What we had on the ice Thursday night in Detroit were two bad hockey teams. A look at the league standings prevent any argument on that point.

But the teams are bad for different reasons. The Red Wings, whose last Stanley Cup win was ten years ago, are now the oldest team in the NHL. The team the Canadiens currently put on the ice are the league’s youngest.

While a huge portion of the Montreal fan base was, for reasons of the draft lottery, hoping for a loss, the seven rookies  on the ice for the Canadiens were more interested in their NHL futures than what may or may not happen on the April 26th lottery day.

Ultimately, in a mistake-filled game, motivation was the difference.


Scouting director Trevor Timmins will never get out from under the weight of first round draft picks like David Fischer, Louis Leblanc, Jared Tinordi, Nathan Beaulieu and probably Mike McCarron, but he might see redemption in two of his more recent choices, Nikita Scherbak and especially Noah Juulsen. Scherbak wasn’t there tonight but Juulsen definitely was.


Scouting reports kept telling us that Juulsen was projected to be defensive-minded with a good first pass.  Maybe it will shake out that way.  But the first thing I noticed in this game was the confident first period rush deep into the Detroit zone. Minutes later it was his shot from the point that deflected off Nicolas Deslaurier for the game’s first goal.

In the second period while killing off a penalty, he was hit and hobbled by a hard shot from the Wings Martin Frk. Seconds later Frk hit him again on a soft spot on his leg. He got to the bench in clear agony and left for the dressing room.  Juulsen was back on the ice for his next shift just over 3 minutes later.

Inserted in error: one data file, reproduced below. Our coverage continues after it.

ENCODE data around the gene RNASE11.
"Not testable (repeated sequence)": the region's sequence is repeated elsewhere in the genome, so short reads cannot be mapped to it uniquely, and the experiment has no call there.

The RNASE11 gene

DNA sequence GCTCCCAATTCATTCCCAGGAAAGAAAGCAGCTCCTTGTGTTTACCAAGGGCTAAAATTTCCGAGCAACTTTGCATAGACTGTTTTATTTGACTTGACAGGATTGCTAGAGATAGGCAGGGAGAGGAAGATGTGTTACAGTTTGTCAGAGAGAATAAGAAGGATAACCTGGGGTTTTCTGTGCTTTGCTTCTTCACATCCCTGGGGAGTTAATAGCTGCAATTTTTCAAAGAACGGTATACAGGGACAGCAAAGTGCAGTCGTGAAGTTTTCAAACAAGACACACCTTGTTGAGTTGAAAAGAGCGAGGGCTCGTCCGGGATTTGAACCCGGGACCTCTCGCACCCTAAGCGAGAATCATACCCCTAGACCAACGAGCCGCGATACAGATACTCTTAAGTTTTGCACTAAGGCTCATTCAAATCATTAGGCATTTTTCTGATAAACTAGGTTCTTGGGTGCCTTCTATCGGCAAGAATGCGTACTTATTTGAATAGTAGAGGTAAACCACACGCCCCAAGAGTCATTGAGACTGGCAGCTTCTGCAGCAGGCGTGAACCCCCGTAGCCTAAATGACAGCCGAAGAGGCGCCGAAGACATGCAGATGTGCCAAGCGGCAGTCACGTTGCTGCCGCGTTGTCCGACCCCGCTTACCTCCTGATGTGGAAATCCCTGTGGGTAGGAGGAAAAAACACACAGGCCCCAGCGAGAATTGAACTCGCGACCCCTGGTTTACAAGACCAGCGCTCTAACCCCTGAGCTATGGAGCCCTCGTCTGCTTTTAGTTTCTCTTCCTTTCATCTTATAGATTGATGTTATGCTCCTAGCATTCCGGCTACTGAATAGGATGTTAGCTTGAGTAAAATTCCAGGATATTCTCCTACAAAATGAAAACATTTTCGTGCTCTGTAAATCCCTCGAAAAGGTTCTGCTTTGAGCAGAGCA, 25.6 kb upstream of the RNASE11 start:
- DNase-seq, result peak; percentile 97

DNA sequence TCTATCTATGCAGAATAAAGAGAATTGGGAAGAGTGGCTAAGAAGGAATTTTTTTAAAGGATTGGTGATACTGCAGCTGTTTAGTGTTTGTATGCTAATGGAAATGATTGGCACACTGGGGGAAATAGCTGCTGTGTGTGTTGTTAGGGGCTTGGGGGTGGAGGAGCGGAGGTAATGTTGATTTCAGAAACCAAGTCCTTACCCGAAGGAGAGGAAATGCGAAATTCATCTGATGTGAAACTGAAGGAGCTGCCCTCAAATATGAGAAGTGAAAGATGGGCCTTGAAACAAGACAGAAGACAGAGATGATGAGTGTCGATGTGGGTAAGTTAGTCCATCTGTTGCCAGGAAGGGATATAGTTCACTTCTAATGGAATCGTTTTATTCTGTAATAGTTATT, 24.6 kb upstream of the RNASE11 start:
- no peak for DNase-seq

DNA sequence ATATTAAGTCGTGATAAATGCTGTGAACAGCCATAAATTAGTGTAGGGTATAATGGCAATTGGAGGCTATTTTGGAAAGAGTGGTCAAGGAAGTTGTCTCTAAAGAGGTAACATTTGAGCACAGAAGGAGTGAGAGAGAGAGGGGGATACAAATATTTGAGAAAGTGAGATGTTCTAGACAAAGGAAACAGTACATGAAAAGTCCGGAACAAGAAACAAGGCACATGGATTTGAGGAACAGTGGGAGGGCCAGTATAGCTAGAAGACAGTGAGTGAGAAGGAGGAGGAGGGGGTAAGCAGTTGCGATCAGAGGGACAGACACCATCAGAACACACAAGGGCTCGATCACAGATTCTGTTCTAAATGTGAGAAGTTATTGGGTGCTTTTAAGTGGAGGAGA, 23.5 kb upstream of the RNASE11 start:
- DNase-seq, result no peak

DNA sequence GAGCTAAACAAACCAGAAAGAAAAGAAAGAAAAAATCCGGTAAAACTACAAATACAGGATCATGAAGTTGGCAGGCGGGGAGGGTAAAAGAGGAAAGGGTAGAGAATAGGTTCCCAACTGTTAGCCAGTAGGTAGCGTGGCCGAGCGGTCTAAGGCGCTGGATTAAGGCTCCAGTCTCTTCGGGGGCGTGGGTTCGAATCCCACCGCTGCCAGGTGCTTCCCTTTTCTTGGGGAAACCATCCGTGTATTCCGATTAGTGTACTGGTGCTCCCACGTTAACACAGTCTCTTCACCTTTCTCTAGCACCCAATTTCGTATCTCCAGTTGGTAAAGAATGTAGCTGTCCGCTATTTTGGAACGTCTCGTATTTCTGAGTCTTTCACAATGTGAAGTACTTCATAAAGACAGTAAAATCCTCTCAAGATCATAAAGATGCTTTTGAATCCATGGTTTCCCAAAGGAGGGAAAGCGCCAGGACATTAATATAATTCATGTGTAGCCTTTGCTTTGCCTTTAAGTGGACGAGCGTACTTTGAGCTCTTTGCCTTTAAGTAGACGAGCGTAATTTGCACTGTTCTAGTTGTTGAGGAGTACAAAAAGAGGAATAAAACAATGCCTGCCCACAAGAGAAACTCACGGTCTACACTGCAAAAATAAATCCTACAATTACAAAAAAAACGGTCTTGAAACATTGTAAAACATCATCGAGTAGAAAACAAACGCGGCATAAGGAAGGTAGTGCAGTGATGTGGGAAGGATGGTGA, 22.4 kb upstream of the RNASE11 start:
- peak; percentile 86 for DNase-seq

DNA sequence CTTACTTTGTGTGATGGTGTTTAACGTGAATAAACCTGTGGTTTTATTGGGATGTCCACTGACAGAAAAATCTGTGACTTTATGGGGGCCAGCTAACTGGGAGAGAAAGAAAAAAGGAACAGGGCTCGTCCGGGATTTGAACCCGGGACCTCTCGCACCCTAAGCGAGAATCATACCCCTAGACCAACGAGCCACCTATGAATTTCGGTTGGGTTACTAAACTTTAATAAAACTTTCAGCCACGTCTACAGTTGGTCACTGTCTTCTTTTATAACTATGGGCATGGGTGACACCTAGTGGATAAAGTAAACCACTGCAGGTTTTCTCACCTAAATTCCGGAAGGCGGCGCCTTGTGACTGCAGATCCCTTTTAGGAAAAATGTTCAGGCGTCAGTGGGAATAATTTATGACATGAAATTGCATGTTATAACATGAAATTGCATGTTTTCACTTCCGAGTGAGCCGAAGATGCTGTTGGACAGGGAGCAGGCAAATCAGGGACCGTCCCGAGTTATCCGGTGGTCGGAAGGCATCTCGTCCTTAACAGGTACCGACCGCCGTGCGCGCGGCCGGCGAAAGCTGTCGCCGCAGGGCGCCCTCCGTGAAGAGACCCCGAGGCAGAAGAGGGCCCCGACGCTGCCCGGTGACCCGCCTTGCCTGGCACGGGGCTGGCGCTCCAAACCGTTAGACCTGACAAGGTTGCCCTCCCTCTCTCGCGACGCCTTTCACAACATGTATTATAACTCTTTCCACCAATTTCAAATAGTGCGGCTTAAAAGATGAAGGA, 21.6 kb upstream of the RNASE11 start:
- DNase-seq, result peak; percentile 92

Canadiens management is not going to forget that. I thought he overplayed and found himself out of position on the Wings first goal, but once again the good far outranked the bad and we have to remember this was only his 22nd career NHL game.


Was it something he said?

Halfway through the game, Claude Julien apparently decided that Alex Galchenyuk was not pulling his weight with de la Rose and Lehkonen and dropped him down to the third line with Logan Shaw and Charles Hudon.

At the end of the night Galchenyuk’s stats line was awful. No shots on goal. Not even a shot-attempted. Only time I noticed him all night was as the trailer on that give-and-go game-winning Artturi Lehkonen goal early in the third period. Because of that he wound up plus-1 in the game. Faint praise.  Rather odd situation considering Galchenyuk’s play in recent weeks.


….Nicolas Deslauriers’ presence in the lineup was a gametime decision. He scored twice in this game and that gives him ten in 57 games. That’s 15 goals in an 82 game schedule which is very good for fourth liner.

….The Canadiens scored two give-and-go goals on odd-man rushes. The first was a perfectly executed Gallagher to Drouin to Gallagher for his 31st of the season. The second also a well played Lehkonen to Logan Shaw and back to Lehkonen for the game-winner.

….Who knows where Antti Niemi is going to wind up next season, but off what we have seen especially since late February guarantees it will be somewhere in the NHL.


The Canadiens dropped down to 5th in the lottery for about a 90 minutes.  But then Vancouver’s beat Arizona in overtime bumped them back up to 4th and dropped the Canucks back to 5th.  With one game to play Vancouver is one point ahead of Montreal’s 71 points. With the loser point Arizona remains third in the lottery one point behind the Canadiens. Ottawa is four points behind the Canadiens and second in the lottery with two games left at Pittsburgh and Boston.


The Canadiens finish this ugly season in Toronto Saturday night. The Leafs will be looking for a season sweep of the four game series. A loss to Toronto would guarantee the Canadiens would finish no worse than fourth in the draft lottery, which also means the Canadiens are draft position will be no worse that seventh.